Surviving Space is a collection of papers on infant observation and related issues by contemporary experts in the field, commemorating the centenary of Esther Bick and the unique contribution she has made to psychoanalytic theory. As part of the prestigious Tavistock Clinic Series, this is an essential addition to this highly-valued and innovative series. Infant observation is crucial to most psychotherapy training, and this work would be of obvious value to those commencing their training, as well as valuable insights for all psychotherapists.
Table of Contents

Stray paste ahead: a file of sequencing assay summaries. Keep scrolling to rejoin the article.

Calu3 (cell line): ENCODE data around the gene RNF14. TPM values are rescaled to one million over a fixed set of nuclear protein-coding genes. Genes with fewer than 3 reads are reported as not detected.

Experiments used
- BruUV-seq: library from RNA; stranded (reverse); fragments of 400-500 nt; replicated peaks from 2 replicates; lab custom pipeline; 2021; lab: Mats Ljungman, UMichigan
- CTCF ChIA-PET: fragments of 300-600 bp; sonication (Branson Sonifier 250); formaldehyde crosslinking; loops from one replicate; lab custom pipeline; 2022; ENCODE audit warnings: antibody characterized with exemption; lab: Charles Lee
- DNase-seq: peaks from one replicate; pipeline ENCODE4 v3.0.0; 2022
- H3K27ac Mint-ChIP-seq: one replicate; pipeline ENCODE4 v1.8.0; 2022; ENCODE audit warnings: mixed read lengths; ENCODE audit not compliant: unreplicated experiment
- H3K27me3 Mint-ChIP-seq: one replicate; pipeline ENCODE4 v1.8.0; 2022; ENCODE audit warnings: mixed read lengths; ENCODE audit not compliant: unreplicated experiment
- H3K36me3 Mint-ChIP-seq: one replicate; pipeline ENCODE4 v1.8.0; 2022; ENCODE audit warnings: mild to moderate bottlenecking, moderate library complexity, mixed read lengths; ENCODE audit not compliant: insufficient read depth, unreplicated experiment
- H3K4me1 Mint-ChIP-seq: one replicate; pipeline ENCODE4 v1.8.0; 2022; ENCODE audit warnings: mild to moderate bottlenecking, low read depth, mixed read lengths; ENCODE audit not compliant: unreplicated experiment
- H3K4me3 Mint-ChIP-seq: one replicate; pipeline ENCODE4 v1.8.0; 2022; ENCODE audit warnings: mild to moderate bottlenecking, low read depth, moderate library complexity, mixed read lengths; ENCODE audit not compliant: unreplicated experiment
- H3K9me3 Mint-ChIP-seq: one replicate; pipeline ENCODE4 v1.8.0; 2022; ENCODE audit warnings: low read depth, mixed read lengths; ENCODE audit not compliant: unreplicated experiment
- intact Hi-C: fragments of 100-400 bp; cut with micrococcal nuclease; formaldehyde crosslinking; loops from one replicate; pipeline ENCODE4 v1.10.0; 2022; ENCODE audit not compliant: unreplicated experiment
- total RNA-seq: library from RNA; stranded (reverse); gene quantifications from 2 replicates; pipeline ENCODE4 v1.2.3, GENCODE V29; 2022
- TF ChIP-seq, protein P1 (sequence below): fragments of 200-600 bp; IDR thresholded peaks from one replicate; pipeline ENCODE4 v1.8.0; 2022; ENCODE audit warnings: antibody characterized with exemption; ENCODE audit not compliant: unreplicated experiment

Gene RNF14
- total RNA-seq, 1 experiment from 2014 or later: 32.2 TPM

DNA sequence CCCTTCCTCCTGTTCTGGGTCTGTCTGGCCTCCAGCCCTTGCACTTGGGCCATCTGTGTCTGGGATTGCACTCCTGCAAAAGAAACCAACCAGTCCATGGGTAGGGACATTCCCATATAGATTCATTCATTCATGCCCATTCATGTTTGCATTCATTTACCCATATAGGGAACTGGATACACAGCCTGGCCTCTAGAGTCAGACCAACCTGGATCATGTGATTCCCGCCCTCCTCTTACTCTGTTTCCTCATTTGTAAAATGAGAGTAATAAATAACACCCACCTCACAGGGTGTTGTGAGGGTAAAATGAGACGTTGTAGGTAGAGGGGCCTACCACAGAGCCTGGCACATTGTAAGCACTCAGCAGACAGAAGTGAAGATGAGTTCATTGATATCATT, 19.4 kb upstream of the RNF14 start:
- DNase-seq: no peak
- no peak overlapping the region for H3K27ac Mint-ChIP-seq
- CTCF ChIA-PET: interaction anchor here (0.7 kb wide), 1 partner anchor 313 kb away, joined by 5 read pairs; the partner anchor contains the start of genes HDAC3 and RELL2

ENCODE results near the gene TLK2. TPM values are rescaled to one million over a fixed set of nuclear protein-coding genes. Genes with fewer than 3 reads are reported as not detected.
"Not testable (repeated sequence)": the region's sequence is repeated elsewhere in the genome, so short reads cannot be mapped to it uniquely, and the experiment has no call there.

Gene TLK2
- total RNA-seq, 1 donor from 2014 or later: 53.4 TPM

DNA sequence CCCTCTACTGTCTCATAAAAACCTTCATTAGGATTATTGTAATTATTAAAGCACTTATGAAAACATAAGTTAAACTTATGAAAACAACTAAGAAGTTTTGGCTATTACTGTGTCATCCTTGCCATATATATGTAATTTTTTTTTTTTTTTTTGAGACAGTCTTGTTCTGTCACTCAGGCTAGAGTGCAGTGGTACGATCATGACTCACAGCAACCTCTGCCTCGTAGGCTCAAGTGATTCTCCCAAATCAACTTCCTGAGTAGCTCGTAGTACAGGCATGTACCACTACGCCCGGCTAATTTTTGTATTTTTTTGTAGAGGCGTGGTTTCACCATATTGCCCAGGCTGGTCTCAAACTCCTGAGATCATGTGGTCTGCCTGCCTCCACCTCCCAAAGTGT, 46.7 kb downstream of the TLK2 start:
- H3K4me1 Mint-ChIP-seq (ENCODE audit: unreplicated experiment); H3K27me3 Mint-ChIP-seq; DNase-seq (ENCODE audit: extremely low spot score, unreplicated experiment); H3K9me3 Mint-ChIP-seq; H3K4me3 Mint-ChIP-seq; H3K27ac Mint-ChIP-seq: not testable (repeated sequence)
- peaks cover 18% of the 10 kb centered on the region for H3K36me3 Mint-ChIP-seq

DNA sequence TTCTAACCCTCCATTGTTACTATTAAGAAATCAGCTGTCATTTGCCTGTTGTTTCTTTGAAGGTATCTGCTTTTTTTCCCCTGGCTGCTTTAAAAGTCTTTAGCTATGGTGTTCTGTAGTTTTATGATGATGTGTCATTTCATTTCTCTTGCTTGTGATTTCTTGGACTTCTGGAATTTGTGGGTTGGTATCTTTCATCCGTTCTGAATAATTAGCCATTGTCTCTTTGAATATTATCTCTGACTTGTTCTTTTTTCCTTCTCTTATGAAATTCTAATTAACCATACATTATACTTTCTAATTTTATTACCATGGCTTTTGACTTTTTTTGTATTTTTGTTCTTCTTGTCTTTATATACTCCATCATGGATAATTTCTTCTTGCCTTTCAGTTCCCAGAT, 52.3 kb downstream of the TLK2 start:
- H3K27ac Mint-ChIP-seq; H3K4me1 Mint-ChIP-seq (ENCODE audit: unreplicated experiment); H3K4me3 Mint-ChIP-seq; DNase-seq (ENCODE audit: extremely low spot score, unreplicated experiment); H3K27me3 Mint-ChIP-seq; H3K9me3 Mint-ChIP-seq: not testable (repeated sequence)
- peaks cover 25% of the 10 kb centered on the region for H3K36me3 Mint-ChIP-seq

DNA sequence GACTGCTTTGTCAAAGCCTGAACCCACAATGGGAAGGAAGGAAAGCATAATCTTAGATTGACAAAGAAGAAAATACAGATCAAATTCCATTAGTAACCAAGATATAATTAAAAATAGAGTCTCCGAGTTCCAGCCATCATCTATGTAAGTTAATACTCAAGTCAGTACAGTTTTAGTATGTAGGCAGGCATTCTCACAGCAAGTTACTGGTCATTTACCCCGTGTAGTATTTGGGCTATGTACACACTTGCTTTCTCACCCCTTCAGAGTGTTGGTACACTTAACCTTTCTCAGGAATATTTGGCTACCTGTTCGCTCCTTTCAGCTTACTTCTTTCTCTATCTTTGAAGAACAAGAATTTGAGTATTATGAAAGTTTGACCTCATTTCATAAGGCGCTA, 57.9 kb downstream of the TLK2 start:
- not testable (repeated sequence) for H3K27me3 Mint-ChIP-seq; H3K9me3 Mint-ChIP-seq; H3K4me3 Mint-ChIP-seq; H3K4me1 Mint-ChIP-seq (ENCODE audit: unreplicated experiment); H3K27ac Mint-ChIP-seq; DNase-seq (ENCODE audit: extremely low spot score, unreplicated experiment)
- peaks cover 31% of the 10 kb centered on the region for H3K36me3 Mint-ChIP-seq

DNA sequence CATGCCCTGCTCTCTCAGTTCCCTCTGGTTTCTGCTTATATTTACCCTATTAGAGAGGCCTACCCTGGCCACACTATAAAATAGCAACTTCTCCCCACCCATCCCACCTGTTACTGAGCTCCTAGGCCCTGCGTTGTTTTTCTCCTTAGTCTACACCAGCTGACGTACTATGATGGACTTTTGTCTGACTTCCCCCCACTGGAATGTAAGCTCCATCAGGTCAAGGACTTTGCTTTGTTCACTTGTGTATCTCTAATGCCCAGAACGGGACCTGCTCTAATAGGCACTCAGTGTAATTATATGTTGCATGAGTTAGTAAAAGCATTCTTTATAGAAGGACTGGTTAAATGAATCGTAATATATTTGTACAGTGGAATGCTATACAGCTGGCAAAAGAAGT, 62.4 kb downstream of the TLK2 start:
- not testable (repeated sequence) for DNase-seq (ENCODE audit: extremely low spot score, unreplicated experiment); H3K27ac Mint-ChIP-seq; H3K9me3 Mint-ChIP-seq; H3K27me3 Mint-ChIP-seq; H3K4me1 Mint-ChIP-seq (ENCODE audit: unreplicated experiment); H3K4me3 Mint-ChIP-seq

Series Editors' Preface -- Foreword -- The Life and Work of Esther Bick -- Introduction -- Pioneering Ideas: The Papers of Esther Bick -- Child analysis today  -- Notes on infant observation in psycho-analytic training  -- The experience of the skin in early object relations  -- Further considerations on the function of the skin in early object relations -- Pushing at the Boundaries -- Three years of observation with Mrs Bick -- Mrs Bick and infant observation -- The relevance of infant and young-child observation in multidisciplinary assessments for the family courts -- Mrs Bick's contribution to the understanding of severe feeding difficulties and pervasive refusal -- Applying the observational method: observing organizations -- Secondary skin and culture: reflections on some aspects of teaching Traveller children -- Reflections on the function of the skin in psychosocial space -- The skin in early object relations revisited -- Whom does the skin belong to? Trauma, communication, and sense of self -- Failures to link: attacks or defects, disintegration or unintegration? -- Looking in the right place: complexity theory, psychoanalysis, and infant observation -- Endpiece